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Blood Spatter

Discussion in 'Emergencies / Diseases / Injuries and Cures' started by TallJ, Jan 27, 2014.

  1. TallJ

    TallJ Out Of The Brooder

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    So, I am locking my girls up last night and discover THIS!!! Yep, that is blood. Spattered everywhere. I am freaking out, double and triple head counting. Everyone is there, everyone lets me pet her, no one is acting weird. I noticed yesterday one of my buffs (Meg) looked 'dirty' when she was out rooting in the yard. They free range and have been digging like mad women at every patch of dirt not snow covered, so I wasn't overly concerned. Meg is letting me pet her, and I can't see any open wound, but there is some dry blood on her head.

    My question - is it normal for them to bleed a lot if they get a small wound?? (Particularly at the comb?) Is it ok to let her heal naturally? I don't really want to wash the area as it is below freezing, and going to get colder. Even bringing her in the garage to do it wouldn't help - it is only 28 in there!! I can't even really clean the coop - my rag was freezing on me!! I feel badly because this must have happened late morning or early afternoon yesterday. The other girls seem to be leaving her alone - ie no one is pecking at her head. I suspect one of the guineas got a hold of her, they will grab and not let go for a bit, but no unusual bullying today.


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  2. Eggcessive

    Eggcessive Chicken Obsessed Premium Member

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    She probably got pecked on the head, and then shook her head a lot slinging the blood all over. Combs and blood feathers on feather-footed birds can bleed a lot. Just dab on some plain Neosporin or other antibiotic ointment.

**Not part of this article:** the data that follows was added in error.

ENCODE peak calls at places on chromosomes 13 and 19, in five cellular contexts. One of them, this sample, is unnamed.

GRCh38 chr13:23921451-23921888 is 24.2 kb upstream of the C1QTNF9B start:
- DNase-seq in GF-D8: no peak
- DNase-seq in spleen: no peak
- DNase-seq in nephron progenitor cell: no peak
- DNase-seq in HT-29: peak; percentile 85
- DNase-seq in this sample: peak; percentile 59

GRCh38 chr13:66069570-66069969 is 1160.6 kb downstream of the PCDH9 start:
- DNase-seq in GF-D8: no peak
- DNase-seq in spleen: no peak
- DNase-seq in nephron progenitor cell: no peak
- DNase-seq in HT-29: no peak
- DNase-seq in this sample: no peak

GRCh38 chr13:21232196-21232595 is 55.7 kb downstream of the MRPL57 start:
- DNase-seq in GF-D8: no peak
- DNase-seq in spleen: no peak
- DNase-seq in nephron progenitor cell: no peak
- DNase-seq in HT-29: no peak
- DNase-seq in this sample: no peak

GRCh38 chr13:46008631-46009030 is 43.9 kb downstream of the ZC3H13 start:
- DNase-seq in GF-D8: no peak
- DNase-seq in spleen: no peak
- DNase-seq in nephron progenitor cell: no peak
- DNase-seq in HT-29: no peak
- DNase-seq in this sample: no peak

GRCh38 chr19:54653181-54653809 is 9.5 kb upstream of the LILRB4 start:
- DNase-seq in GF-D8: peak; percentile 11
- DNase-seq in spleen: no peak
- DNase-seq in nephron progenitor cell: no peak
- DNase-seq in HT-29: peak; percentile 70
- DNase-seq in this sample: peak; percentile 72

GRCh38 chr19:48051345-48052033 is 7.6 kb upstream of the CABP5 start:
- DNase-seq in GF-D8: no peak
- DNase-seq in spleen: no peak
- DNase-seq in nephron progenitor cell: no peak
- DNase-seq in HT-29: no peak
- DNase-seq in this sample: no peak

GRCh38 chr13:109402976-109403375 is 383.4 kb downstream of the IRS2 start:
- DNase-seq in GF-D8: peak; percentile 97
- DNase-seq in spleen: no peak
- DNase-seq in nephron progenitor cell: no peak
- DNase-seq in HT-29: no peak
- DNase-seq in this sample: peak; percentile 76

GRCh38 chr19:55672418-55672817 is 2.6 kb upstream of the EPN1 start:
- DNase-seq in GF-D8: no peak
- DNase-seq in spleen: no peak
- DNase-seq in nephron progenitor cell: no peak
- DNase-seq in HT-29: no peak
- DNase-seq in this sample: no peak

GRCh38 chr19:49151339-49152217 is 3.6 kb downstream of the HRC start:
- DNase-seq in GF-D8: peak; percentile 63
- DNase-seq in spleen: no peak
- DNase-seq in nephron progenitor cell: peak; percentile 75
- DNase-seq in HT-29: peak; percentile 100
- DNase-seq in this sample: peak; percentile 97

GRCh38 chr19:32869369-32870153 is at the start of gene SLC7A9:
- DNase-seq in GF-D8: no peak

3. dawg53

    dawg53 Humble

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    Time to seperate the guineas, dont you think?
     
  4. Michael Apple

    Michael Apple Overrun With Chickens

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    Comb injuries tend to bleed like head wounds on humans. So long as there's no bleeding now, and other chickens aren't picking at her comb cut, the situation is good. You can add a well balanced poultry vitamin powder in the waterers for a few days, and a small dab of triple antibiotic ointment on the comb to help healing. I don't like mixing species of birds either. Geese, guineas, and turkeys tend to take advantage of their size and could easily kill a hen if they wanted.
     
  5. Michael Apple

    Michael Apple Overrun With Chickens

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    By the time I posted, two posts were here. Hey Dawg and Egg. I'm sure the OP got it now, lol.
     
    1 person likes this.
  6. TallJ

    TallJ Out Of The Brooder

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    Mar 19, 2013
    Everyone free ranges outside. There really is no way for me to separate them The guineas tend to keep to their own group. When it isn't so gosh darn cold outside they roost in the trees, but lately they've been going in the coop. This is the first injury we've had.
     
  7. Michael Apple

    Michael Apple Overrun With Chickens

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    If there's no way to keep guineas and chickens separate, expect the same thing to happen again.
     

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